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1963 to 2013: Obama Was Judged By the Content of His Character

Today’s anniversary of the 1963 March on Washington and Martin Luther King Jr.’s immortal “I Have a Dream” speech will feature an address by President Obama. As such, we should have some sympathy for the president. Being asked to give a speech commemorating one of the most famous speeches in American history is an unenviable task. Like someone going to Gettysburg to honor Lincoln’s address, no matter what you say, you’re bound to come up short in comparison to the original. But no matter how pedestrian our current great orator’s words sound when placed in juxtaposition to King’s words, the president’s presence on the podium will have greater significance than anything he says. There is, after all, no more powerful argument about how different the America of 2013 is from that of 1963 than the fact that the president of the United States today is an African-American.

There is no small irony in this since the president, his supporters and, indeed, most of what is left of what we still call the civil-rights movement have spent the last several months attempting to argue that whatever progress has been made, racism is still endemic in American society. Though the Trayvon Martin/George Zimmerman trial was a confusing case involving a Hispanic man claiming self-defense, liberals seeking to recapture the ancient struggle for civil rights inflated it into a rerun of the Emmitt Till murder. Commonsense voter ID laws supported by most African-Americans have been branded by no less a figure than the attorney general of the United States (also now a black man) into a new version of the despicable Jim Crow laws that motivated the 1963 march. But the reality of the Obama presidency gives the lie to these false charges. Though contemporary America is neither perfect nor free of individual racists, Obama is the realization of King’s dream.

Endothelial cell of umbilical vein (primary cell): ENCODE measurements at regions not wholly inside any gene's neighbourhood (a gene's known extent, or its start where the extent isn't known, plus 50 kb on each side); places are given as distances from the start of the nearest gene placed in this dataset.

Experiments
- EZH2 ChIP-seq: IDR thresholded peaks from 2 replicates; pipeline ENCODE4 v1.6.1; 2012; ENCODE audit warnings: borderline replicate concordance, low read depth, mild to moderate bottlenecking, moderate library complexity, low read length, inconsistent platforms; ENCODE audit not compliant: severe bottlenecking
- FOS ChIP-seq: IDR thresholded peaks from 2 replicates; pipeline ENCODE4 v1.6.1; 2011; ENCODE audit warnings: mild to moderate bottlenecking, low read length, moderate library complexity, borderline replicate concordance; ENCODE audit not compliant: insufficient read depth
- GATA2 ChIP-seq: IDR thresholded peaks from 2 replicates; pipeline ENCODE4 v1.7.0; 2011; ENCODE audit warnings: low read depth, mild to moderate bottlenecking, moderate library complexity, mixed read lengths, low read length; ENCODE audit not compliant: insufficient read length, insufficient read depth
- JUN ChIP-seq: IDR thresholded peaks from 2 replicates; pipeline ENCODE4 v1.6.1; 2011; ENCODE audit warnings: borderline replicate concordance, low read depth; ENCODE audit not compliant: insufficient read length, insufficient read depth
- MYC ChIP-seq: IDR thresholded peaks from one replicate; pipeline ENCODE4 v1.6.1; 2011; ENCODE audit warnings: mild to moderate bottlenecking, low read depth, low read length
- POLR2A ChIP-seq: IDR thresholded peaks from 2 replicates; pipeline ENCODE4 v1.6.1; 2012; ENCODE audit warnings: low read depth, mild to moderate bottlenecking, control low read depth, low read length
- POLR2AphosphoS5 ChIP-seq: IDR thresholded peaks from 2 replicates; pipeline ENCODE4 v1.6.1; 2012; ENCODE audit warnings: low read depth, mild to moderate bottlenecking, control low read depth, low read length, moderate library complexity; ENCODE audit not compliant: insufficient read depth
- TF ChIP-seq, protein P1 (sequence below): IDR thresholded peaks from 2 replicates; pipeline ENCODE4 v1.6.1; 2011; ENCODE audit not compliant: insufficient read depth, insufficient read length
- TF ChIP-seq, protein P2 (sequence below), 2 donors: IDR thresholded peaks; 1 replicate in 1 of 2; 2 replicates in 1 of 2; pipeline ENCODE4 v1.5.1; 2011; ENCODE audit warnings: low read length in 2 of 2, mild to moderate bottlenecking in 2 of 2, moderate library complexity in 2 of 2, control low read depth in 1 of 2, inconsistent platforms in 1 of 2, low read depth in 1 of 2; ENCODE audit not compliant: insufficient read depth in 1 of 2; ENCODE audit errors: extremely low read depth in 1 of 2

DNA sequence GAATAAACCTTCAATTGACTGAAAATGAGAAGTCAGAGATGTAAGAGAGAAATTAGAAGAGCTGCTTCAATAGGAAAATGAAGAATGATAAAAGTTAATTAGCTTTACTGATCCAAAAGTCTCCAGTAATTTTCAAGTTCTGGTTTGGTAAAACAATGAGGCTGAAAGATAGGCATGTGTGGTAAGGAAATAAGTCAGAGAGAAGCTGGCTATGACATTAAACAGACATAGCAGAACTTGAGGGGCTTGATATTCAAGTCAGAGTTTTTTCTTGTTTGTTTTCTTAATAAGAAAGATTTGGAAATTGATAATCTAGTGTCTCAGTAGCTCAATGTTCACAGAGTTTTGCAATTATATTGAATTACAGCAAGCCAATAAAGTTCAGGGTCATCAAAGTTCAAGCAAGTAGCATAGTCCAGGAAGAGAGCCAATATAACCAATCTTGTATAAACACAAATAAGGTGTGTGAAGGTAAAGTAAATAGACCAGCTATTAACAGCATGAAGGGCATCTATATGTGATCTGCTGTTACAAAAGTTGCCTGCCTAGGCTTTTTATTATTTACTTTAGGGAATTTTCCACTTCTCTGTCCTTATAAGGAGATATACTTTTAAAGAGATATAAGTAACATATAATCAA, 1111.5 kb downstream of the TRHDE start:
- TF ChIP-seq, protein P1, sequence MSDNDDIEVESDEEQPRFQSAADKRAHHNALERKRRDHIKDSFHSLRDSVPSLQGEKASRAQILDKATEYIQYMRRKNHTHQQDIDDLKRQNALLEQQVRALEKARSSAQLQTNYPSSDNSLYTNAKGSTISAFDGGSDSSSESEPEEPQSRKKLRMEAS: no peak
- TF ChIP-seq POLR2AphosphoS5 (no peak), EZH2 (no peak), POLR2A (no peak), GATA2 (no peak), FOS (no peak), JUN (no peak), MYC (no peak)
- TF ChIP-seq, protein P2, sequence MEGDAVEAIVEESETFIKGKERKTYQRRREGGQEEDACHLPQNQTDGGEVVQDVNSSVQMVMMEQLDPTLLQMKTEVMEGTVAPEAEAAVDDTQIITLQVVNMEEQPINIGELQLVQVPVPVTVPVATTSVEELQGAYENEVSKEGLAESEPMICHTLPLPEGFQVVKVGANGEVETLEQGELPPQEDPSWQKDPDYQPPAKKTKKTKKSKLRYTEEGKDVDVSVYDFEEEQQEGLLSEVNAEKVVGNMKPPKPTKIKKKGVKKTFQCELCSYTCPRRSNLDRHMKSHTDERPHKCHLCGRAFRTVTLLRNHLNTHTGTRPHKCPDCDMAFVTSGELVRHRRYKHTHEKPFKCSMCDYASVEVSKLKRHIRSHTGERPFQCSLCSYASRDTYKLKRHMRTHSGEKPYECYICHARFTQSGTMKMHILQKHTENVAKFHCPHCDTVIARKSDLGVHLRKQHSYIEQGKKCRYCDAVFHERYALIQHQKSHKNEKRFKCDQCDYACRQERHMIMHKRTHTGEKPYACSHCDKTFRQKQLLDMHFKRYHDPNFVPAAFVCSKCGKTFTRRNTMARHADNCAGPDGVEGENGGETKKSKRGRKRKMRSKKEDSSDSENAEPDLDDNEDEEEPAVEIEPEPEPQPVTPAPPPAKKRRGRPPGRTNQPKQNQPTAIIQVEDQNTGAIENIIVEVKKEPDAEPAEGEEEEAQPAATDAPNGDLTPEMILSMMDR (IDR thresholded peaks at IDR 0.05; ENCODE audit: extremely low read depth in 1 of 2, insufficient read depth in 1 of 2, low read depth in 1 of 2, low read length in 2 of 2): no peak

If there is one thing that we know about our country today it is that in November 2008 and November 2012, it judged a black man by the content of his character and not the color of his skin.

We may not have arrived at a completely color-blind utopia yet, but Obama’s election and his reelection demonstrated that Jim Crow is dead once and for all. Whites may have been prepared to tolerate blacks in the 1960s or even to give them equality. But in the last five years they have twice shown that they were willing to vote for one for president.

An intellectually bankrupt left and civil-rights groups that long ago lost their way may cling to the idea that little or nothing has changed. Their struggle should have been transformed into one that sought to address the breakdown of the black family and other social pathologies (fed in no small part by the growth of a well-intentioned welfare state in the wake of the passage of historic civil-rights laws) long ago. But instead they cling to the notion that white racism is the problem. In doing so they have perpetuated division rather than seeking to erase it.

One of the main reasons Obama was elected and then reelected in spite of a first term filled with failure was that his presence in the White House corrected a great historic injustice and made Americans feel good about themselves. This may be frustrating for Obama’s critics, but it is altogether understandable. It should also cause those speaking today at the Lincoln Memorial to ponder just how different America is today from the one where King dreamed such a thing might be possible. Instead of decrying America’s failings today, the president and others who speak should be celebrating just how much we have achieved. Barack Obama is the embodiment of American progress. Let us hope he spends today and the rest of his time in the White House fulfilling his promises to try and bring us together rather than working, as he has done, to keeping old, dead, and hurtful fights alive.


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